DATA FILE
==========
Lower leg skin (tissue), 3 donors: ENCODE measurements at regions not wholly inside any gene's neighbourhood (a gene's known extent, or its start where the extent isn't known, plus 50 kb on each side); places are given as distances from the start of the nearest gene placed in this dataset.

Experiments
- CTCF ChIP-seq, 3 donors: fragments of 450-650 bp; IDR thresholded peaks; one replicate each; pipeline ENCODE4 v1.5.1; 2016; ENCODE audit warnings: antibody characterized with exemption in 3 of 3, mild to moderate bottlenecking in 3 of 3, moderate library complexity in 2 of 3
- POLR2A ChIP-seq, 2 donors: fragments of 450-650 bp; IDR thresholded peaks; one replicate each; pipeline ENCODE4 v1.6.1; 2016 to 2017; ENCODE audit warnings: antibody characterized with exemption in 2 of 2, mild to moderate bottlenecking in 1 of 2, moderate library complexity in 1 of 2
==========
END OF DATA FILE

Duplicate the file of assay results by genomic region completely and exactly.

Lower leg skin (tissue), 3 donors: ENCODE measurements at regions not wholly inside any gene's neighbourhood (a gene's known extent, or its start where the extent isn't known, plus 50 kb on each side); places are given as distances from the start of the nearest gene placed in this dataset.

Experiments
- CTCF ChIP-seq, 3 donors: fragments of 450-650 bp; IDR thresholded peaks; one replicate each; pipeline ENCODE4 v1.5.1; 2016; ENCODE audit warnings: antibody characterized with exemption in 3 of 3, mild to moderate bottlenecking in 3 of 3, moderate library complexity in 2 of 3
- POLR2A ChIP-seq, 2 donors: fragments of 450-650 bp; IDR thresholded peaks; one replicate each; pipeline ENCODE4 v1.6.1; 2016 to 2017; ENCODE audit warnings: antibody characterized with exemption in 2 of 2, mild to moderate bottlenecking in 1 of 2, moderate library complexity in 1 of 2